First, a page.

THE MAGAZINE FOR PROFESSIONALS

Q: How Long Do You Wait to Follow Up On an Estimate?

by inPAINT

Reminder for important dateThere are a few things we do during the bidding process that have helped us to be successful—and it starts before we send the estimate.

BEFORE SENDING THE ESTIMATE

First of all, we start every relationship with a face-to-face meeting. I make it a point to set technology aside, visit the job site and work on developing a personal relationship with the potential customer. Most paint professionals don’t do that, and customers are very surprised and pleased when we show up.

Plus, when I meet with them, I can explain how we would tackle their job, so they feel more at ease with us and better understand what the estimate includes.

THE ESTIMATE AND FOLLOW-UP

As for turnaround, I typically do three or four estimates in the morning, and send them out that afternoon. Our customers tell us that other painters make them wait up to two weeks for an estimate. That makes some customers wonder: If they’re this slow at giving me a bid, what will their customer service look like during the actual job?

When we email an estimate to a prospective customer, we ask them to confirm receipt. If we don’t hear from them, we email and call to make sure they received the estimate and to ask if they have any questions. We generally get a good response with that.

We usually follow up on all bids by the end of the week. Our goal is to have our office manager reach out to everyone we sent bids to in a given week. If we’re very busy, however, we might not follow up as aggressively.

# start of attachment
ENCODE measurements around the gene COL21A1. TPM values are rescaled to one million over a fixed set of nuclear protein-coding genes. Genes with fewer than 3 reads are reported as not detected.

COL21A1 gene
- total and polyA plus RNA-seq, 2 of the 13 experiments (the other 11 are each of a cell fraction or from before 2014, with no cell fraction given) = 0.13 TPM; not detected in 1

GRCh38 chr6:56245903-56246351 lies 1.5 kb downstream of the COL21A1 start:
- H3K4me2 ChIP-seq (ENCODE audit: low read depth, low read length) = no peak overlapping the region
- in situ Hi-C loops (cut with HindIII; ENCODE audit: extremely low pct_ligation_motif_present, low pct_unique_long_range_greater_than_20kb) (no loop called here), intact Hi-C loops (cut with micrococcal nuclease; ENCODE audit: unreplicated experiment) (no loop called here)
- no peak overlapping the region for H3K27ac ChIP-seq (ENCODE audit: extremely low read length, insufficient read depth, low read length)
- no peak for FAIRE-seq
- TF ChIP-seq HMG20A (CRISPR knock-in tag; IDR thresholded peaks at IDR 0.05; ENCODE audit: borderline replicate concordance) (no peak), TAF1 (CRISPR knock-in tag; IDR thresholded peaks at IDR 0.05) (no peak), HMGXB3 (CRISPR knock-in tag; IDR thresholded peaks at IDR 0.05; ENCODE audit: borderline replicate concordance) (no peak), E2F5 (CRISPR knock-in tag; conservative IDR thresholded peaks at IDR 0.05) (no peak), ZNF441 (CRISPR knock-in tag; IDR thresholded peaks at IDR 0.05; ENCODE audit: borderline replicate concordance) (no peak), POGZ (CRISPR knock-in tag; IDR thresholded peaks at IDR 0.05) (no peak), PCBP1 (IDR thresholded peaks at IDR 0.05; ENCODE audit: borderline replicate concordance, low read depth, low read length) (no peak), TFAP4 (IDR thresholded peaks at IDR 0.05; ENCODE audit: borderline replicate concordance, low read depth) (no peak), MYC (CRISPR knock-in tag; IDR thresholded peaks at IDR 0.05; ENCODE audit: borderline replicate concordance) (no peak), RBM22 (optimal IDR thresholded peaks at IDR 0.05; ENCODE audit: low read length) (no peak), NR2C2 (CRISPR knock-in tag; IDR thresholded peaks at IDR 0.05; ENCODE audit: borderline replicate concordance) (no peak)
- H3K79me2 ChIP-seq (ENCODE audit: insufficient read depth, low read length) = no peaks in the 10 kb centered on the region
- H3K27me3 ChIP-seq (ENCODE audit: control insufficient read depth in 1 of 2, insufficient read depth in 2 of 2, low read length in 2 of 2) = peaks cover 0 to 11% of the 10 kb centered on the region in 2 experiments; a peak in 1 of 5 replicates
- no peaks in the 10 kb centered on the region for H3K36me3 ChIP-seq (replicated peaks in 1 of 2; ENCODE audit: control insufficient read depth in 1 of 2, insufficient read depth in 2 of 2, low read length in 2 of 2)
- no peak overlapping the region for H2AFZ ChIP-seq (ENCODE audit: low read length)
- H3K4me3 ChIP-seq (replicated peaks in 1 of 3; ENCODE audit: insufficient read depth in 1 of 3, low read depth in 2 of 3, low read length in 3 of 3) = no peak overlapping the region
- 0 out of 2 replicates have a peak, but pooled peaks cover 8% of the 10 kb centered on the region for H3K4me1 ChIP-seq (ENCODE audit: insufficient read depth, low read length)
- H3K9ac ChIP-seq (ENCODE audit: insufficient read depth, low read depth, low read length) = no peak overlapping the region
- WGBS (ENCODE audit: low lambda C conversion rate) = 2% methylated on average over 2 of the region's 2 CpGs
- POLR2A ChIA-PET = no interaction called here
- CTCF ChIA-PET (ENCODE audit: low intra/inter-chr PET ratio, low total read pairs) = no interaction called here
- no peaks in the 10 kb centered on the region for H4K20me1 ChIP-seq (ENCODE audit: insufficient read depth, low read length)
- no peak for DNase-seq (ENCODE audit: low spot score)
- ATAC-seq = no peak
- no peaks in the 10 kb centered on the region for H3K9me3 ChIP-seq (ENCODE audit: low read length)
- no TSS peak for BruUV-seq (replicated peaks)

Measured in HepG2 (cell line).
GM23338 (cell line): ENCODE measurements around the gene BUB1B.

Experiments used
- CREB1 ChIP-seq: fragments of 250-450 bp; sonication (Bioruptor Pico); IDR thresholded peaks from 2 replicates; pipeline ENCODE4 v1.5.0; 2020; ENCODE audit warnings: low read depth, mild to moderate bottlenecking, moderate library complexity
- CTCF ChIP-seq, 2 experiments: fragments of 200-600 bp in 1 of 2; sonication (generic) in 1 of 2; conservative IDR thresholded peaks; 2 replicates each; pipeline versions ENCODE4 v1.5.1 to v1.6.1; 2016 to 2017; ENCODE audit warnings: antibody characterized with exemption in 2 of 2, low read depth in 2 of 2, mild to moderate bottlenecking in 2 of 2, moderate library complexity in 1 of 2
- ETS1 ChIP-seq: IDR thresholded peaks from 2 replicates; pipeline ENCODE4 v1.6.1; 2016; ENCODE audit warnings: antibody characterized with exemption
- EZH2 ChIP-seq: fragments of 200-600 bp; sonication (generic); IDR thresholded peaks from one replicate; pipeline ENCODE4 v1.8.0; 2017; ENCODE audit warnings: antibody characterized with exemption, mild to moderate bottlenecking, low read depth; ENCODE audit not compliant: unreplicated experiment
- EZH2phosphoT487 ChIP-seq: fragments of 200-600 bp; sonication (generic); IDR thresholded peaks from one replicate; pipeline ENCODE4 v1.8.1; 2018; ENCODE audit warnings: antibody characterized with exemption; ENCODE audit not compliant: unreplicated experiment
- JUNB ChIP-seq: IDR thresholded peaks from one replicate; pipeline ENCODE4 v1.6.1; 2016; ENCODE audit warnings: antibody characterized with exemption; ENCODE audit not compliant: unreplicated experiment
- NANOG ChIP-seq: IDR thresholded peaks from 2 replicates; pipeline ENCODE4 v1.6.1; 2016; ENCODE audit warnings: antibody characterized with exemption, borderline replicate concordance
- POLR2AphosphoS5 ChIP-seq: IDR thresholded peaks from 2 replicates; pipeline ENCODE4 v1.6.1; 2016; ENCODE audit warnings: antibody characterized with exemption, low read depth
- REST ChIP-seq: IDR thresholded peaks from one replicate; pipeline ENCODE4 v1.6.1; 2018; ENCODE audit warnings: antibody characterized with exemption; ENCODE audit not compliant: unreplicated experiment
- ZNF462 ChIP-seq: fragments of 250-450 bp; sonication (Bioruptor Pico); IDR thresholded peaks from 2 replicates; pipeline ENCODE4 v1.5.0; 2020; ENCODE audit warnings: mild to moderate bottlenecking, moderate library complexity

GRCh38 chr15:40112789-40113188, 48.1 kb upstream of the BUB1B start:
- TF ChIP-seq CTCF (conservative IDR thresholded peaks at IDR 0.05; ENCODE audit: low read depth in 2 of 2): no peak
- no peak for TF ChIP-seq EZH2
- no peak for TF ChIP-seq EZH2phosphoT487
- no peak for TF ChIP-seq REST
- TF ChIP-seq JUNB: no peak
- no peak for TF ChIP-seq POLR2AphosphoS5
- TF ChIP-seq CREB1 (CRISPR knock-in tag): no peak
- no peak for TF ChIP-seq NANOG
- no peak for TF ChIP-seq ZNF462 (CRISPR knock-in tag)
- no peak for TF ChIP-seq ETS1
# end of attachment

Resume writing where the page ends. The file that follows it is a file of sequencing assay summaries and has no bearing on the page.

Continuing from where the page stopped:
AFTER THE ESTIMATE

If customers have questions about their estimate, we respond quickly. I make it a point to be accessible by phone or email at all times. If customers have questions, I don’t want them to have to wait for me to get back to the office. If their question is about price, I offer flexibility. I recognize that estimates are not an exact science. This is my 25th year doing estimates, so I’ve gotten very good at it. But I’m always open to a conversation about price.

And lastly, it’s important to be gracious if you don’t get the job. A lot of painters get angry when they lose a job and let the customer know it. That type of behavior is unprofessional and makes our whole industry look bad.

When we lose a bid, I respond to the customer and say, “I’m sorry we can’t work for you on this project. But if something changes, we’re here.”

Estimates and follow-ups are really about great communication and customer service. Doing it right, in our experience, can help yield more business.

_______________________________________________________________________________________________________

nick kunst 1Nick Kunst is the president and CEO of Kunst Bros. Painting Contractor Inc., based in Marin County, CA. A fourth-generation paint contractor, Nick has run the family business for 25 years.

Kunst Bros., which handles interior and exterior paint jobs for commercial and residential clients, has repeatedly been voted Best House Painters in Marin and was included in the Marin County Hall of Fame in 2012, 2013 and 2014.

Active in the community, Kunst is a trustee for the Allensby Trust Foundation and is the scholarship chairman for Elks Lodge #1108 San Rafael. He is also president of the Dixie Schoolhouse Foundation, Inc.

Nick Kunst can be reached at kunstbros.com or (415) 456-4044.

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